One of the strongest contributions is an excerpt from Christopher Wren's 1971 biography Winners got Scars: Too about Cash's hometown of Dyess, Arkansas. Dyess, originally Colonization Project Number One, was a WPA homesteading project to turn sharecroppers into farm owners. The WPA set up the original colony for 500 families. Colonists were issued a house, a barn, and rudimentary tools. In exchange, they cleared the surrounding land, farmed crops, and sold them through the town co-op. After a few years, the farmers had the opportunity to buy their farms from the government. Ray Cash brought his family to Dyess in 1935. By 1938 he bought his 20-acre farm from the government. Later in life, Cash would joke that he was raised under socialism.

Another great essay is a first-person account of Johnny Cash's concert at Leavenworth Prison, written by Billy Nussbaum, then an inmate doing time for bank robbery.

Ring of Fire spans Cash's entire life. The collection of articles about Rick Rubin and the American recording series is one of the strongest parts of the book.

The book strikes an excellent balance between the biographical details and the actual music. The essays are well-chosen to show how Cash's sound evolved over the course of his career. The only weak parts of the book are the very long mid-career interviews originally published in country music periodicals. As someone who unfamiliar with the industry during that period, I found it hard to put the interviews in context.

Ring of Fire would make a great stocking stuffer for a Johnny Cash fan.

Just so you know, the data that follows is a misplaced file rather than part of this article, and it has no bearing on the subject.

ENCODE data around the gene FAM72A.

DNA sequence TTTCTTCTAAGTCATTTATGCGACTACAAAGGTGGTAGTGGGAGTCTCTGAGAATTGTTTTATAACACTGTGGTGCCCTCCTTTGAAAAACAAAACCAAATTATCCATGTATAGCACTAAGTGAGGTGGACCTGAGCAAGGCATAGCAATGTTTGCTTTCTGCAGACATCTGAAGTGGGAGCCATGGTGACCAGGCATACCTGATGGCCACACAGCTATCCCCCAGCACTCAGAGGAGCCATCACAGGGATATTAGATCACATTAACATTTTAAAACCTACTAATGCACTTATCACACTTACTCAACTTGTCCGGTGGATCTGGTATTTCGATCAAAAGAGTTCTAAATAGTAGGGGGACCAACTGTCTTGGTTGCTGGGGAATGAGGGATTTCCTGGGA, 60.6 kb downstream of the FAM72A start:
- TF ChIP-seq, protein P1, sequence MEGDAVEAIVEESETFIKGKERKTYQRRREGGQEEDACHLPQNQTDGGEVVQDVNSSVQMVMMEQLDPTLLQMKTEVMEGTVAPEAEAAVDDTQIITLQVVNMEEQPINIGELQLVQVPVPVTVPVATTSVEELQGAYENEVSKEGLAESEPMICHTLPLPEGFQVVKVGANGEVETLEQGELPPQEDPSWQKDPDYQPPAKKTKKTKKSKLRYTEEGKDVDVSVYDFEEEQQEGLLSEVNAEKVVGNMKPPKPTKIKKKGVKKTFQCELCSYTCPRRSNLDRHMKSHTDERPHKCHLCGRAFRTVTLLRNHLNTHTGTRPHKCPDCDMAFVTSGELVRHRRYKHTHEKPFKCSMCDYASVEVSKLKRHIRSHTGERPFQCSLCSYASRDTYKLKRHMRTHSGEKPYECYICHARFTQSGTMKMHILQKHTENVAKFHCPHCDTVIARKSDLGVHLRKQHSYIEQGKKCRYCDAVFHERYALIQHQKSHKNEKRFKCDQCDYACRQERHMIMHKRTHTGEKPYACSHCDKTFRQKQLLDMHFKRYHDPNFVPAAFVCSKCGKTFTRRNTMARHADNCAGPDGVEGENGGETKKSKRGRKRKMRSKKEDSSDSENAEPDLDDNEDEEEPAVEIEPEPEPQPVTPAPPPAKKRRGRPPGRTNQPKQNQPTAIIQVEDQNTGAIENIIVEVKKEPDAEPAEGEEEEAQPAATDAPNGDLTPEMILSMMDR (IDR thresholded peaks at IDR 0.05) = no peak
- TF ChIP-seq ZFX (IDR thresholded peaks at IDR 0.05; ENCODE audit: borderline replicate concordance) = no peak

November 22, 2005

"Walk The Line": Review

James Mangold's "Walk the Line" is a very good example of the music biopic genre. The screenplay, co-written by Mangold and Dennis Evans, is the standard-issue endoskeleton: early trauma, rebellion, struggle, alienation, success, addiction, love, recovery, and redemption. The story follows Johnny Cash from his rural boyhood to his engagement to June Carter. The script is relatively pedestrian, but it provides a sturdy frame for the acting and the cinematography.

The film stars Joaquin Phoenix as Johnny Cash and Reese Witherspoon as June Carter. Mangold decided to let both leads actually sing instead of lip synching, a decision that some reviewers find distracting. Pheonix and Witherspoon are competent singers and credible mimics, but it's impossible to ignore the gap between the actors and the real thing. On the whole, I think Mangold made the right choice. The best scenes in "Walk the Line" are the close-ups of Johnny and June performing together. Those shots have an electric intimacy that's unmatched in their spoken exchanges. I doubt performances of the same caliber could have been achieved had the actors been overdubbed.

"I Walk the Line" had pretty good cinematography. Phedon Papamichael likes wide shots with a very sharp focus on foreground figures against a very large blurry background. When it works well, this style creates a sense of immediacy. The shallow depth of field is most effective in scenes based on classic concert footage. You feel as if you're suddenling in the midst of an event you've watched many times from a distance. Papamichael overuses this approach, however and the blur gets distracting in some daylight and well-lit indoor shots.

Reese Witherspoon delivers an excellent performance as June Carter. Witherspoon plays Carter as a strong, smart woman, and perhaps most importantly, as a seasoned entertainer and consummate professional.

Unfortunately, "Walk The Line" makes Johnny Cash's pursuit of June seem almost one-sided. A lot of people disagree with me, but I don't think the movie captures June Carter's lust or her ambivalence towards Cash. We see June writing "Ring of Fire," but the critical context is left out. "Ring of Fire" is about all-consuming sexual passion, written by someone who takes the prospect of eternal damnation very seriously. In a radio essay, Sarah Vowell quotes June as saying that she felt as if she was being burned alive when she wrote the song. For some reason, the movie has Carter writing "Ring of Fire" much later in her relationship with Cash. In fact, she wrote the song while she was still married to another man. "I Wallk the Line" doesn't come close to capturing the intensity of June Carter's feelings. (Listen to Sarah Vowell's Cash essay. The segment starts 47 minutes into the program.)